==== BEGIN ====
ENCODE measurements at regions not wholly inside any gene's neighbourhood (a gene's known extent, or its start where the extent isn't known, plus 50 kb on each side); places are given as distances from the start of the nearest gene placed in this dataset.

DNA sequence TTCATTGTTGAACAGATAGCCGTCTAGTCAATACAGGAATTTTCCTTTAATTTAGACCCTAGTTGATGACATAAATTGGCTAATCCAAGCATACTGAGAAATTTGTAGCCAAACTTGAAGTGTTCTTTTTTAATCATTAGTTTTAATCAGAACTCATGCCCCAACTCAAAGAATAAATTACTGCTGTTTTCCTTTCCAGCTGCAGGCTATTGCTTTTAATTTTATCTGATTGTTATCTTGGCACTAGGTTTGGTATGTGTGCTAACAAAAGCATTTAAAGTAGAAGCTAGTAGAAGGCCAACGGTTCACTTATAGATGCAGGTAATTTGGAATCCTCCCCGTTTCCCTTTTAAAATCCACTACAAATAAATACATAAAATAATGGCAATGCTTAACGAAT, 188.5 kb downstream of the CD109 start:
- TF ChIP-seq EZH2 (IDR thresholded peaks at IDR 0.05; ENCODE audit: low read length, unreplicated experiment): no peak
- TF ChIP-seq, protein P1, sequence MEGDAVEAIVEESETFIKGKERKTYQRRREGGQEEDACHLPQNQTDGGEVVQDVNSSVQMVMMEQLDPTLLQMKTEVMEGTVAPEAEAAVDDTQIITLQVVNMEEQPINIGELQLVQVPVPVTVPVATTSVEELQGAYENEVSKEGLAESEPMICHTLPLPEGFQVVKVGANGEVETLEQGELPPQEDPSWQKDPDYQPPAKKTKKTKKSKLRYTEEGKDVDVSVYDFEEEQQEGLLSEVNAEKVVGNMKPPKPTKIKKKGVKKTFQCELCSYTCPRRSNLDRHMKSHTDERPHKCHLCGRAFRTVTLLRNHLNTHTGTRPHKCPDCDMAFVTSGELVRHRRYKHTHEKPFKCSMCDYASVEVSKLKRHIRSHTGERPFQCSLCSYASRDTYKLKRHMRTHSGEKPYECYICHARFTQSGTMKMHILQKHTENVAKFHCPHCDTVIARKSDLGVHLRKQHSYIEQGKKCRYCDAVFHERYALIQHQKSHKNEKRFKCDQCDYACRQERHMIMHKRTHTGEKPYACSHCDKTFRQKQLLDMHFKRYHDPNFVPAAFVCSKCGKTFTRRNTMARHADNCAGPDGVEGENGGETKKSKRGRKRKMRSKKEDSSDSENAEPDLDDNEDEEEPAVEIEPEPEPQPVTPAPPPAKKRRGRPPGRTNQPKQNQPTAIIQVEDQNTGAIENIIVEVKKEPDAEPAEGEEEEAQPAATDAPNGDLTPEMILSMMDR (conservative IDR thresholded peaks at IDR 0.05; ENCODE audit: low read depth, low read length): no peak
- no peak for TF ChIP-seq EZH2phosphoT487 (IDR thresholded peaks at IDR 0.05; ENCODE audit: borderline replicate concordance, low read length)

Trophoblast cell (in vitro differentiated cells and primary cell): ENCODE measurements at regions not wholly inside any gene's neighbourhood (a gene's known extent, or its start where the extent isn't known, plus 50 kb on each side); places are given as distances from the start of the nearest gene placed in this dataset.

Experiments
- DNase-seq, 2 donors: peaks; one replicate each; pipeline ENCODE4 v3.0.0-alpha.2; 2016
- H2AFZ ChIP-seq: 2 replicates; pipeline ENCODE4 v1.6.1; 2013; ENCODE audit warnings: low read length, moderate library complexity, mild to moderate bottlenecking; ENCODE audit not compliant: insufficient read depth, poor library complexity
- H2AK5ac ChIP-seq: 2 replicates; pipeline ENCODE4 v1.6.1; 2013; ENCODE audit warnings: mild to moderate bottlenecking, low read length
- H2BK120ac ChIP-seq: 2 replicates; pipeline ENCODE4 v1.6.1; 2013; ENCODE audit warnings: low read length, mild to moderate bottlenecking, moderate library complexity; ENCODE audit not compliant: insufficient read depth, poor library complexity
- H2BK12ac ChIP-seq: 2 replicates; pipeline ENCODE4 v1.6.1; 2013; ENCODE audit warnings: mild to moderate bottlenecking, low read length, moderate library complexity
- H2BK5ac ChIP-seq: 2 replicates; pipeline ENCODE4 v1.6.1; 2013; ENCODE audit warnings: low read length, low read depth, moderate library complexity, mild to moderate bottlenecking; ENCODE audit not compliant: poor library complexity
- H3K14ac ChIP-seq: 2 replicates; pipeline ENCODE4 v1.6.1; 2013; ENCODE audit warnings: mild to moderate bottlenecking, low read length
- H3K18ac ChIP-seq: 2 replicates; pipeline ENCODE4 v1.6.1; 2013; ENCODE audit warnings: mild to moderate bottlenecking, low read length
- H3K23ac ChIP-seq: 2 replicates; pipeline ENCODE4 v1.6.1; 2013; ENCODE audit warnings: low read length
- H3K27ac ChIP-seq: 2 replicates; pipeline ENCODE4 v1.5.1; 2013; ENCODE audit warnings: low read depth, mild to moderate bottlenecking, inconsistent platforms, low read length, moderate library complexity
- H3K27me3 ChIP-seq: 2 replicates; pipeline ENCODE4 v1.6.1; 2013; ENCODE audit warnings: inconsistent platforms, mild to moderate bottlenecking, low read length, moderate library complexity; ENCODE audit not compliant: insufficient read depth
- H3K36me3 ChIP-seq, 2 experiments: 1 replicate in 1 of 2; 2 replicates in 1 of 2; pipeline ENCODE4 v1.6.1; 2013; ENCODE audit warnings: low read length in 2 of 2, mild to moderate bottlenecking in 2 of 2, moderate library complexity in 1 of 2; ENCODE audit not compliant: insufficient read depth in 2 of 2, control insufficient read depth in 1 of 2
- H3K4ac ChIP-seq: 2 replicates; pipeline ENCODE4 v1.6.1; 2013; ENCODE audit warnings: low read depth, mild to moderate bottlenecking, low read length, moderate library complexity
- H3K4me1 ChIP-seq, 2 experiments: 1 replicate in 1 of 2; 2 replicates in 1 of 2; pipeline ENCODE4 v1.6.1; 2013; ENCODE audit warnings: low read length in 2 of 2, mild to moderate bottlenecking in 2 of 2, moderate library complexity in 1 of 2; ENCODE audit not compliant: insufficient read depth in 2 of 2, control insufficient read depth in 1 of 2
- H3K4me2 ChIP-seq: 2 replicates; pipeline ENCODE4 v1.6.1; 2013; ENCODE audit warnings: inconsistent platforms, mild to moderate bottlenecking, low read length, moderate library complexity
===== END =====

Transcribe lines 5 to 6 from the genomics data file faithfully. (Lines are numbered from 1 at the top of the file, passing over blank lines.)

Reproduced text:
- no peak for TF ChIP-seq EZH2phosphoT487 (IDR thresholded peaks at IDR 0.05; ENCODE audit: borderline replicate concordance, low read length)

Trophoblast cell (in vitro differentiated cells and primary cell): ENCODE measurements at regions not wholly inside any gene's neighbourhood (a gene's known extent, or its start where the extent isn't known, plus 50 kb on each side); places are given as distances from the start of the nearest gene placed in this dataset.